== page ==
TOPICS : Reagan’s legacy lingers in Afghanistan, Pakistan

M B Naqvi

Conservative opinion holds the Great Communicator Ronald Reagan, who died this month at 93, to be a great US president. His greatness largely comprises his ability to convince his country’s people, or a majority of them, that he stood for freedom and democracy and that communism was the worst of evils. He is credited with having brought the East-West Cold War to an end by winning the Afghanistan war that eventually led to the downfall of communism within the Soviets. But a lot of people in South Asia bitterly criticise the legacies that his policies left in Afghanistan and Pakistan. The state of Afghanistan has actually been destroyed and the blame for it lies, to an indeterminate extent, on Reagan’s thoughtless but enthusiastic support to the Afghan ‘jihad’ throughout the 1980s. He fomented and abated the rise of religious extremism in Pakistan that is now threatening this country’s stability. The damage that Reagan caused to Pakistan and Afghanistan exceeds this by far in its effects and aftereffects that still linger on.

For instance, the difficulties that US air forces had in destroying the Tora Bora tunnels and hideouts in Afghanistan during its attacks in late 2001 are due to Reagan’s decision to repair them to their original state and perhaps to improve these facilities for a guerrilla force to use safe havens against the Soviets in the eighties. Although physical damage in Afghanistan has been horrible in those eight years of active warfare, the far more serious damage was political. Reagan’s war destroyed the second Afghan middle class that had grown up under the pro-Soviet regimes in Kabul. In the name of anti-communism, Reagan’s war decimated the entire secular side of the polity that used to be led, strangely enough, by Marxist-led parties in that country. Furthermore, in 1980s, the official propaganda by Gen. Zia ul Haq was that Islam and democracy cannot go together.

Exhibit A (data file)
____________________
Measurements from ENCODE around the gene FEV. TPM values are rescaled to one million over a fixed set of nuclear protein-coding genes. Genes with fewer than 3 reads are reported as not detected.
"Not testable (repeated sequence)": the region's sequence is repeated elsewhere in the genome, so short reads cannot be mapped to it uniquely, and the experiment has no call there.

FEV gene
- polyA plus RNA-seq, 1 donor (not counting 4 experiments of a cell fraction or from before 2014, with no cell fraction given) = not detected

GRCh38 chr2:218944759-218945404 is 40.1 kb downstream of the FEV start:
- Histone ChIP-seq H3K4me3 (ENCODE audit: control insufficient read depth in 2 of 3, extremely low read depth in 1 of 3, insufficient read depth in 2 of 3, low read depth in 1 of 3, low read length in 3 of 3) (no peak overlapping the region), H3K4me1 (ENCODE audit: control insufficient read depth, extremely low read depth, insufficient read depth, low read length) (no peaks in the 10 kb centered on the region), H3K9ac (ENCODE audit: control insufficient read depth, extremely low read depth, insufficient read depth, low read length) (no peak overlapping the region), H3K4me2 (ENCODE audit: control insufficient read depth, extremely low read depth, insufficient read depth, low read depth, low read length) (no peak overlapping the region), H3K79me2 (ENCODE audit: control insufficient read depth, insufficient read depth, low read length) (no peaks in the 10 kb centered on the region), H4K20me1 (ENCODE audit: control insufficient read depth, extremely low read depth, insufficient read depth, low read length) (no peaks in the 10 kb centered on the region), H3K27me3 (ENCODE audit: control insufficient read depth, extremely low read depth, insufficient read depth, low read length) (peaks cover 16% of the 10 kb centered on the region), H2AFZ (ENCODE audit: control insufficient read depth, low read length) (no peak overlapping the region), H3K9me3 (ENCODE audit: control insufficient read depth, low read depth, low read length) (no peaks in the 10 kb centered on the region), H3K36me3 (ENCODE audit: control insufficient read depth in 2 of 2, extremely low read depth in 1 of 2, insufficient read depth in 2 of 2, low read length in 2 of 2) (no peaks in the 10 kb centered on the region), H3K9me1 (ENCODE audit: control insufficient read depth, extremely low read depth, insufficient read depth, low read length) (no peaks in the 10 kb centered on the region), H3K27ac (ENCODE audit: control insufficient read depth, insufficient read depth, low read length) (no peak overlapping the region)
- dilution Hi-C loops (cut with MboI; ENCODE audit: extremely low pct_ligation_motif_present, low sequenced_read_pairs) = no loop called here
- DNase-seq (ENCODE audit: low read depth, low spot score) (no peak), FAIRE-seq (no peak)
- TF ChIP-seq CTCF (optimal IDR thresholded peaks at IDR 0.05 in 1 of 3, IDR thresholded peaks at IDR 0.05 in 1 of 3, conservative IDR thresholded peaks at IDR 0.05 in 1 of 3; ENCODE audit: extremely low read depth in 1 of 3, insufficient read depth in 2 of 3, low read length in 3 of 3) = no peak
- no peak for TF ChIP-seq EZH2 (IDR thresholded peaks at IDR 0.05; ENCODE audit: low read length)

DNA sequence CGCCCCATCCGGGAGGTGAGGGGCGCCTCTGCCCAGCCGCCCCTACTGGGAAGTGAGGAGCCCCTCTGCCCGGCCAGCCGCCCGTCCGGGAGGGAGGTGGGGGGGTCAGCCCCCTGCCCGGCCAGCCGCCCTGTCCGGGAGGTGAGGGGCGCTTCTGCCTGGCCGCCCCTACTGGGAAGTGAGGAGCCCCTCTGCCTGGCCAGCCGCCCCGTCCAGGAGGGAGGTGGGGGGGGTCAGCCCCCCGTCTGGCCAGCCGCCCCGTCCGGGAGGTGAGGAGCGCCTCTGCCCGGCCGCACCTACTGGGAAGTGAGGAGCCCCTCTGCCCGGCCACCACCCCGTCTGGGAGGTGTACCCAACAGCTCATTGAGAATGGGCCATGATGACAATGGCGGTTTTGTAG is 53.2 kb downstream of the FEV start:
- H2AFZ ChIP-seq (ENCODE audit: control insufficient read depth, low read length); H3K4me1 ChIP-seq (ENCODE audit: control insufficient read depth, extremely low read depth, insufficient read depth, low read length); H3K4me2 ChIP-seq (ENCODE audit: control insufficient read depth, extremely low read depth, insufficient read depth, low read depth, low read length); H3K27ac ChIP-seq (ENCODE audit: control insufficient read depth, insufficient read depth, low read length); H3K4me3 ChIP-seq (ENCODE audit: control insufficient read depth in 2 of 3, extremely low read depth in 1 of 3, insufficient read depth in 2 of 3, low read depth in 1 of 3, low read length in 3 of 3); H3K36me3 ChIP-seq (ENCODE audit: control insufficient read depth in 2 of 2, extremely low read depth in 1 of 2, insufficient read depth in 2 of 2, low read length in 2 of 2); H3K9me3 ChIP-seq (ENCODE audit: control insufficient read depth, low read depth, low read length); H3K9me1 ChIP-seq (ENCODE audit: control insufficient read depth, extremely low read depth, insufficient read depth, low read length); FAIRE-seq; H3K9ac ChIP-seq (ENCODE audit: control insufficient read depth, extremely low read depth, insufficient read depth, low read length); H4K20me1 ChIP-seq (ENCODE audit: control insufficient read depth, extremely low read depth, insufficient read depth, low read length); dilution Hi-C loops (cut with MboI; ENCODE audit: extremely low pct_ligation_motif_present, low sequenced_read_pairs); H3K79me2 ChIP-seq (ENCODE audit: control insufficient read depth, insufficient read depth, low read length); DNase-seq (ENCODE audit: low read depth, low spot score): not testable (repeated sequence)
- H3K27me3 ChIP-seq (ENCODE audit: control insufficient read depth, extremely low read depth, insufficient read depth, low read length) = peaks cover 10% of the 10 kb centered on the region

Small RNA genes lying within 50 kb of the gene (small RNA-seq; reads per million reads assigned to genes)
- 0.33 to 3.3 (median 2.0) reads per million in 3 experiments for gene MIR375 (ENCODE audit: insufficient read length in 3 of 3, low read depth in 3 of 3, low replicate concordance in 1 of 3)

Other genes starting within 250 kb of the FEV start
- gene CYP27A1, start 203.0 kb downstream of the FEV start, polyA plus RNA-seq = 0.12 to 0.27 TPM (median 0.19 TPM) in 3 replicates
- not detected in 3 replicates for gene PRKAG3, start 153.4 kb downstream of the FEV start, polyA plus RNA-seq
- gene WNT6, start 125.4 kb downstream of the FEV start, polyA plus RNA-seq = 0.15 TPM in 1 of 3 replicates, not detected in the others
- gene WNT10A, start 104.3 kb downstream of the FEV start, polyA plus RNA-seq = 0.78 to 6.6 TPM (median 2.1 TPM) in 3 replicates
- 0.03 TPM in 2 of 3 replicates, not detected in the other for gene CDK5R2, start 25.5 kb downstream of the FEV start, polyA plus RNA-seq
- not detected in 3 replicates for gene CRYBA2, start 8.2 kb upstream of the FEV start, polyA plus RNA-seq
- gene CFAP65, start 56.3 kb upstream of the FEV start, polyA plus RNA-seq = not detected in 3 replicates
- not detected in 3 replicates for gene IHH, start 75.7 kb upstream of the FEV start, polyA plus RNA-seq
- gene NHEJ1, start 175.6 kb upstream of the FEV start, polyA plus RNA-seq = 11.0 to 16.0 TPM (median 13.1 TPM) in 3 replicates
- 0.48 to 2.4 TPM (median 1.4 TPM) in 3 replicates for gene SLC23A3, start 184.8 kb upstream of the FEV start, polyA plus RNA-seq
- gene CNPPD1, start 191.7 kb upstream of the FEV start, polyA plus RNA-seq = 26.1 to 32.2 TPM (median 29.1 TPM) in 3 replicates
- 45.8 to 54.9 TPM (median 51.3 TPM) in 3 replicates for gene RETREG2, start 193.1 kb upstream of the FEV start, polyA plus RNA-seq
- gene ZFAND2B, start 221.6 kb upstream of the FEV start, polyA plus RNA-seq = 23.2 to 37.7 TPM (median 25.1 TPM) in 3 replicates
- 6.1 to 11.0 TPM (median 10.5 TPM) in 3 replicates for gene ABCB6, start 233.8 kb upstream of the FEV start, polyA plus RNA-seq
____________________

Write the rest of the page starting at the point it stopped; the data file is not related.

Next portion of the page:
During that war, the CIA had hit upon a novel idea of financing it from the sale of heroin from the ample opium crops in Afghanistan and Pakistan’s Tribal Areas. They set up at least 100 private sector factories to manufacture heroin. A whole culture of smuggling and drug trafficking grew up, creating a fanatical rich group of manufacturers and traders of heroin. The drug mafia sought support from the emerging crime syndicates in Pakistan and in turn strengthened them. Today, the two are virtually married to each other — the heroin and Kalashnikov culture flourish throughout Pakistan. President Musharraf is trying hard to curb extremism by promoting what he calls ‘enlightened moderation’. But his regime depends, like other politicians of shady past, on the ‘mullahs’, the mentors of Taliban. His regime is also promoting pan-Islamism in the name of pleasing the west by preaching enlightened moderation to other members of the Organisation of the Islamic Conference. Musharraf’s political plans are strange: he keeps the pro-west and actually moderate right-of-centre parties out in the cold, but relies on the support of the manufacturers of fanatical fundamentalists. The people of Pakistan are between the devil of Islamic extremists and the deep blue sea of assorted anti-democrats. — IPS